The opinion of the court was delivered by: GLASSER
GLASSER, United States District Judge:
This challenge to the defendant Secretary's denial of plaintiff's claim for disability insurance benefits is before me for the second time, following a remand to the Secretary. At this juncture the parties have cross-moved for judgment on the pleadings. For the reasons set forth below, plaintiff's motion is granted and defendant's motion is denied. This action is remanded to the Secretary for the sole purpose of calculating benefits due to the plaintiff.
Plaintiff, who is now 60 years old and has a limited education, alleges disability due to a heart condition. On December 9, l980, the Administrative Law Judge ("ALJ") rendered a decision that plaintiff was not entitled to receive benefits because he could perform his former work as the operator of a vacuum cleaner repair business. The decision of the ALJ became the final decision of the Secretary when it was affirmed by the Appeals Council on March 13, 1981.
Plaintiff thereafter timely commenced an action in the district court. In a Report and Recommendation dated May 4, 1983, Magistrate Chrein found that the medical evidence in the record supported the conclusion that plaintiff was severely impaired, but retained the residual functional capacity to perform sedentary work. However, the Magistrate recommended that this action be remanded to the ALJ for a determination of the exertions requirements of plaintiff's past work, which were not specified at all in the record originally before the ALJ.
By Memorandum and Order dated February 2, 1984, I accepted the Magistrate's Report and Recommendation in its entirety, notwithstanding the timely objection of the plaintiff.
At the hearing on remand on June 20, 1984, the ALJ received testimony from the plaintiff and from David Vandergoot, a vocational expert ("VE"). The ALJ accepted the VE's conclusion that the plaintiff's past work was heavy and skilled
in nature, Tr. 152, and the ALJ thus concluded that plaintiff could not return to his former work. Tr. 130. However, the ALJ went on to complete the sequential analysis,
i.e., to determine whether plaintiff possessed the residual functional capacity to engage in any other form of substantial gainful activity. The ALJ found that plaintiff could perform the semi-skilled sedentary job of electrical inspector.
At this point it is relevant to note that in evaluating whether this plaintiff can perform any type of work, transferability of skills is the determinative factor. This requirement is dictated by the relevant medical-vocational guidelines ("the grid") promulgated by the Secretary which are set forth in the margin.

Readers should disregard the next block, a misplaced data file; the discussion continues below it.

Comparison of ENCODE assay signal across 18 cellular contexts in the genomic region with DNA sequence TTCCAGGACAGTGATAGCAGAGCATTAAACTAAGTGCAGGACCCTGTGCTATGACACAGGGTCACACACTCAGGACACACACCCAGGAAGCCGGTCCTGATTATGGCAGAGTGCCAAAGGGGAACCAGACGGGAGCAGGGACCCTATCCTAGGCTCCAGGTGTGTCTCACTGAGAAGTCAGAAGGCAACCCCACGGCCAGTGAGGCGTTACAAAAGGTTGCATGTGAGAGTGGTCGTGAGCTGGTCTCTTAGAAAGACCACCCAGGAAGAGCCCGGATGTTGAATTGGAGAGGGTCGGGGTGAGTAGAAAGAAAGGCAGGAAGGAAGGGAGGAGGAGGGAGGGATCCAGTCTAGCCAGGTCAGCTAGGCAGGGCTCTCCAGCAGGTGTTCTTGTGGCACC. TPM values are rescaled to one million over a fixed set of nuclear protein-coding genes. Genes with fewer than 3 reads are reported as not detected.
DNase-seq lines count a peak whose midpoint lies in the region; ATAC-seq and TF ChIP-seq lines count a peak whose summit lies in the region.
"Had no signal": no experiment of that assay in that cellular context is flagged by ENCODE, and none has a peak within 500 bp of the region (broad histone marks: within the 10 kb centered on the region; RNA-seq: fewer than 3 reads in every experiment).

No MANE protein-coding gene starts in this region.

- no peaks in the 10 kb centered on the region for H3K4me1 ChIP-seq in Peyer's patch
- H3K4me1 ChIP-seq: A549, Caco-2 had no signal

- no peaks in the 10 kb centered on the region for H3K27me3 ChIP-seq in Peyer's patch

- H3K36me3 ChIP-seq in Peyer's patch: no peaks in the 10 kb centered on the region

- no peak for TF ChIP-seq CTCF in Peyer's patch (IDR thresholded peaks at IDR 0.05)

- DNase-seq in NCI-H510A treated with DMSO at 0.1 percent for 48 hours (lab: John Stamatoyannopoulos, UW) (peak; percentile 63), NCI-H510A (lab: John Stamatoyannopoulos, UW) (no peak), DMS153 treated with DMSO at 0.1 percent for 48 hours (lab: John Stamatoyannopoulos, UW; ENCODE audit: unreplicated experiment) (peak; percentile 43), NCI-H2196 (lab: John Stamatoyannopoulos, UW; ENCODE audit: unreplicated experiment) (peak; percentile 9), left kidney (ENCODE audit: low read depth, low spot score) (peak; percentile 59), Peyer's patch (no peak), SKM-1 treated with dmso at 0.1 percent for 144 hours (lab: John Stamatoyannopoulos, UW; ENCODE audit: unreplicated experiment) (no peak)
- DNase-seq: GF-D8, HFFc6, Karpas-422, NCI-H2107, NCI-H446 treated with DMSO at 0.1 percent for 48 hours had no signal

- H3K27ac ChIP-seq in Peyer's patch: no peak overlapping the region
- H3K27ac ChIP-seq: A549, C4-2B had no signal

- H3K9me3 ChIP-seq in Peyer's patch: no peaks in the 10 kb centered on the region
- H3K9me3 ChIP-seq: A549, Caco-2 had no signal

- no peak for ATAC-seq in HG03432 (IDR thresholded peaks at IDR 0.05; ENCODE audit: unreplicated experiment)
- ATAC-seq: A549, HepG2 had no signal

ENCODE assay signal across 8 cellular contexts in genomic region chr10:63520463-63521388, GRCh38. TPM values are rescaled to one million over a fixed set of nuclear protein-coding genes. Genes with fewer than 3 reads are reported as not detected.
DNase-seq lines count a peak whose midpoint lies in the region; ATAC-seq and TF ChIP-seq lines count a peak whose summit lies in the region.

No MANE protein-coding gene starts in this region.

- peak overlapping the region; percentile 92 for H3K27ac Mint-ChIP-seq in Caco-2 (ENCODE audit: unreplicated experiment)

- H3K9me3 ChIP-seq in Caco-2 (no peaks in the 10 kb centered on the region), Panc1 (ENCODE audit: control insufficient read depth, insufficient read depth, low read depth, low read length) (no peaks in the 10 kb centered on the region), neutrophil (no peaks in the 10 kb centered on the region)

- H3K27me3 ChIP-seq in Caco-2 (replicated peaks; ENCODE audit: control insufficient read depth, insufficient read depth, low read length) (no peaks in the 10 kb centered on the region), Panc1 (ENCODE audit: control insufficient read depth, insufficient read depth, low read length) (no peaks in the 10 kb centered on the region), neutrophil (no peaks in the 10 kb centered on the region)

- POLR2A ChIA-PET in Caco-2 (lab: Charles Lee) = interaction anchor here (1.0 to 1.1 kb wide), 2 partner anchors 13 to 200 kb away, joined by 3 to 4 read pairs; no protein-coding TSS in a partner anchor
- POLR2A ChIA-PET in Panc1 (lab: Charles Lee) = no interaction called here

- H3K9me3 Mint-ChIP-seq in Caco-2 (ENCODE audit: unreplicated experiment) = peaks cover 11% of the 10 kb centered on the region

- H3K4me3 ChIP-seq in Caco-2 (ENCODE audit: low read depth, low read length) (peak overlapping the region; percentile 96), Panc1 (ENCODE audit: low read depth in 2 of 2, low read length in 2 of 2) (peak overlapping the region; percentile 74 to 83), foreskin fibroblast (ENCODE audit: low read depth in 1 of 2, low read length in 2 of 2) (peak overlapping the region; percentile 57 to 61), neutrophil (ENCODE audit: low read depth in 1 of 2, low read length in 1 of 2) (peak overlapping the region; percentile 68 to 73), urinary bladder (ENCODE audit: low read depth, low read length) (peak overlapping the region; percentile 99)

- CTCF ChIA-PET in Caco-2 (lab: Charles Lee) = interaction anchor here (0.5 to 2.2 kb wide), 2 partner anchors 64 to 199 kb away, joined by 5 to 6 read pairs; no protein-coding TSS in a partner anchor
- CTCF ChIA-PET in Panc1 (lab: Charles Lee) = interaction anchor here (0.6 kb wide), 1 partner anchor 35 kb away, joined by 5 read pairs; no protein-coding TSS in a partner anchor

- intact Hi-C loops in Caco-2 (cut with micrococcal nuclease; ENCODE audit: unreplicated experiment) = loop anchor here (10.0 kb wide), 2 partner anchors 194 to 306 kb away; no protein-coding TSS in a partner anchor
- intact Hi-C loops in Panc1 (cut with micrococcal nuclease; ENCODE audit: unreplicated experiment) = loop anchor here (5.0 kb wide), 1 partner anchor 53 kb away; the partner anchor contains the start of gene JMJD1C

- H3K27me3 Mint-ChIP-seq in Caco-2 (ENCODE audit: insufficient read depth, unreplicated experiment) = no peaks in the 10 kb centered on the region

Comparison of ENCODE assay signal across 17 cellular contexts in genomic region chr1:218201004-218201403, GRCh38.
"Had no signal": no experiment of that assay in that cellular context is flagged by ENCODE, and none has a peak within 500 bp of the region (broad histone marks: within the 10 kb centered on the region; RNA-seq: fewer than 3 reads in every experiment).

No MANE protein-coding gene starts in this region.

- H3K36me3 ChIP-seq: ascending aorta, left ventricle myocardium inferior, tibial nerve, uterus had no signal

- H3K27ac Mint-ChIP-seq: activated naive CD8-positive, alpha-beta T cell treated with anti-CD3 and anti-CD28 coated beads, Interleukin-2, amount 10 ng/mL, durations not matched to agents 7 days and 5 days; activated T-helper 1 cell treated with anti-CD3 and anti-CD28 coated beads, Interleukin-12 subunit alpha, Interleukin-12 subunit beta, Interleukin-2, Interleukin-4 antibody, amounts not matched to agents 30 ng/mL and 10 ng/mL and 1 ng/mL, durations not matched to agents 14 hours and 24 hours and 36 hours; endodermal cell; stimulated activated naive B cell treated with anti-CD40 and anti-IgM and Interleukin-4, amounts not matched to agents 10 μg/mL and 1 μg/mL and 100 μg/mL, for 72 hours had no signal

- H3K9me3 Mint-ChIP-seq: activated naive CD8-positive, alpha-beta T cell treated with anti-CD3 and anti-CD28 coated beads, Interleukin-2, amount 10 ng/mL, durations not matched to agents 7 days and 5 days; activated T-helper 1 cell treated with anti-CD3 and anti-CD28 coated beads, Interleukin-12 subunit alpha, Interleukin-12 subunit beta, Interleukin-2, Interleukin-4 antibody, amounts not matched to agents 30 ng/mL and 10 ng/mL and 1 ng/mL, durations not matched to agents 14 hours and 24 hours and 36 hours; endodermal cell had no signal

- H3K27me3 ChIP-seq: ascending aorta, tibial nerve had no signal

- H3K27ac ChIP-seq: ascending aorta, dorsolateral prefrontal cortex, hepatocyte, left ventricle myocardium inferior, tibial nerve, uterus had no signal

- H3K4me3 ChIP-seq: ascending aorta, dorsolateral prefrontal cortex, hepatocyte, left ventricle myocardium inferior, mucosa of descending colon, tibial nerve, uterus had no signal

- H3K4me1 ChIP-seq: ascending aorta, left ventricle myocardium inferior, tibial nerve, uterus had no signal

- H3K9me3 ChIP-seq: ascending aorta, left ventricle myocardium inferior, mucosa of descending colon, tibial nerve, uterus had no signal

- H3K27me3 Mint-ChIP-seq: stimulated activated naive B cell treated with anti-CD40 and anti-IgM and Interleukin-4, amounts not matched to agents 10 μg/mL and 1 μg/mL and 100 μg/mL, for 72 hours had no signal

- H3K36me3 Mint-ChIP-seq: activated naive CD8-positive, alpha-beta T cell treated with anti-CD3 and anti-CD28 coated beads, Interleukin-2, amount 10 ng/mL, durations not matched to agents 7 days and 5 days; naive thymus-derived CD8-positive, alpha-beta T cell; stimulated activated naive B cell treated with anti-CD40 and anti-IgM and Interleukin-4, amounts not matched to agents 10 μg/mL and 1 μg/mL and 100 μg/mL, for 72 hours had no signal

Section 201.00(f) accompanying the grid regulations further limits the Secretary's ability to determine that a claimant such as Mr. Thornton can perform substantial gainful activity. That section provides:
In order to find transferability of skills to skilled sedentary work for individuals who are of advanced age (55 and over), there must [sic] be very little, if any, vocational adjustment required in terms of tools, work processes, work settings, or the industry.
(emphasis added). See infra at 5. With respect to these factors, VE Vandergoot testified at several points that this plaintiff would likely have more than "very little" vocational adjustment to the sedentary occupation of electrical inspector. Specifically, the VE felt that plaintiff would require some adjustment with respect to two aspects of that position: (1) plaintiff would require approximately 30 days of training to adjust to the different types of products and different skills necessary for that job, and (2) plaintiff would experience more than very little psychological adjustment to (a) being an employee and co-worker, instead of an employer, (b) production and time requirements, and the inability to control his time and activities. Tr. 155, 156, 159, 161-2, 168, 169.
In the terms of § 201.00(f) supra note 3, the VE described the areas where plaintiff would need more than very little adjustment to be "industry" and "work settings."
Tr. 156, 168-69.
The ALJ received no other testimony or documentary evidence regarding the transferability of plaintiff's skills to the occupation of electrical inspector. However, he rejected the VE's opinion that plaintiff would require more than "very little" adjustment to such work within the meaning of § 201.00(f). The ALJ therefore concluded that plaintiff was not under a disability because he could perform that job.
Plaintiff asserts two bases for his appeal from the Secretary's denial of benefits on remand. First, he asserts that the abilities which the VE and ALJ determined him to have, supra note 3, are not "skills" but are merely "aptitudes;" thus, plaintiff urges, he cannot be found to have transferable skills. Second, plaintiff contends that even if his abilities are deemed to be skills, he should be found disabled under § 201.00(f) because he would require more than very little vocational adjustment within the meaning of that regulation.
The only issue to be decided by this Court is whether the Secretary's determination that plaintiff is not disabled because he can perform sedentary, semi-skilled work as an electrical inspector is supported by substantial evidence. Richardson v. Perales, 402 U.S. 389, 28 L. Ed. 2d 842, 91 S. Ct. 1420 (1971). It is well settled that once a claimant has established that he is severely impaired, the burden of proof shifts to the Secretary to demonstrate that there is other work which the ...